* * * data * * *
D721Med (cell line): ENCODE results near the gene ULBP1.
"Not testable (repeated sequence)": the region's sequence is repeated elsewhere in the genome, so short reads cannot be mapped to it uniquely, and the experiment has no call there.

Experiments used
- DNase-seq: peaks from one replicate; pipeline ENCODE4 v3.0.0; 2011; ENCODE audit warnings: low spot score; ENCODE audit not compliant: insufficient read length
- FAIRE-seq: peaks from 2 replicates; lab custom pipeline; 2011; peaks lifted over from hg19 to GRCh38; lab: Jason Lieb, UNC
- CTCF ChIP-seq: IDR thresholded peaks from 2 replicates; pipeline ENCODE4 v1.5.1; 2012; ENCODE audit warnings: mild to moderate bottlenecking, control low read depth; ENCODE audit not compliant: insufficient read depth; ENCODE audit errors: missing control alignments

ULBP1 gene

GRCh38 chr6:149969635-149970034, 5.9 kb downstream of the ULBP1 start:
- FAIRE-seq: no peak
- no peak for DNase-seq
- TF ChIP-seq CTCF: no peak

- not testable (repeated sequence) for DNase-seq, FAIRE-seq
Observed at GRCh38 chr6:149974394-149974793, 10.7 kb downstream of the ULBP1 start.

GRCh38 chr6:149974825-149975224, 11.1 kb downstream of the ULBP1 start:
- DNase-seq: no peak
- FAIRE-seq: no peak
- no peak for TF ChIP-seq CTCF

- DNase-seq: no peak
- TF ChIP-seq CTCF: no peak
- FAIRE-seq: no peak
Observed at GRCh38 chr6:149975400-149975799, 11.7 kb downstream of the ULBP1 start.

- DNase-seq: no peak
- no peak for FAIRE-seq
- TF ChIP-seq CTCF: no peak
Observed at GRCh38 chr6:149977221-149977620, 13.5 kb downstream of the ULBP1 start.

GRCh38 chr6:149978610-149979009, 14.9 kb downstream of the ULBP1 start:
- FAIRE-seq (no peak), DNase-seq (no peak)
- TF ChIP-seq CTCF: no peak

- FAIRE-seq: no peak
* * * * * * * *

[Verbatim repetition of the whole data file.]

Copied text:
D721Med (cell line): ENCODE results near the gene ULBP1.
"Not testable (repeated sequence)": the region's sequence is repeated elsewhere in the genome, so short reads cannot be mapped to it uniquely, and the experiment has no call there.

Experiments used
- DNase-seq: peaks from one replicate; pipeline ENCODE4 v3.0.0; 2011; ENCODE audit warnings: low spot score; ENCODE audit not compliant: insufficient read length
- FAIRE-seq: peaks from 2 replicates; lab custom pipeline; 2011; peaks lifted over from hg19 to GRCh38; lab: Jason Lieb, UNC
- CTCF ChIP-seq: IDR thresholded peaks from 2 replicates; pipeline ENCODE4 v1.5.1; 2012; ENCODE audit warnings: mild to moderate bottlenecking, control low read depth; ENCODE audit not compliant: insufficient read depth; ENCODE audit errors: missing control alignments

ULBP1 gene

GRCh38 chr6:149969635-149970034, 5.9 kb downstream of the ULBP1 start:
- FAIRE-seq: no peak
- no peak for DNase-seq
- TF ChIP-seq CTCF: no peak

- not testable (repeated sequence) for DNase-seq, FAIRE-seq
Observed at GRCh38 chr6:149974394-149974793, 10.7 kb downstream of the ULBP1 start.

GRCh38 chr6:149974825-149975224, 11.1 kb downstream of the ULBP1 start:
- DNase-seq: no peak
- FAIRE-seq: no peak
- no peak for TF ChIP-seq CTCF

- DNase-seq: no peak
- TF ChIP-seq CTCF: no peak
- FAIRE-seq: no peak
Observed at GRCh38 chr6:149975400-149975799, 11.7 kb downstream of the ULBP1 start.

- DNase-seq: no peak
- no peak for FAIRE-seq
- TF ChIP-seq CTCF: no peak
Observed at GRCh38 chr6:149977221-149977620, 13.5 kb downstream of the ULBP1 start.

GRCh38 chr6:149978610-149979009, 14.9 kb downstream of the ULBP1 start:
- FAIRE-seq (no peak), DNase-seq (no peak)
- TF ChIP-seq CTCF: no peak

- FAIRE-seq: no peak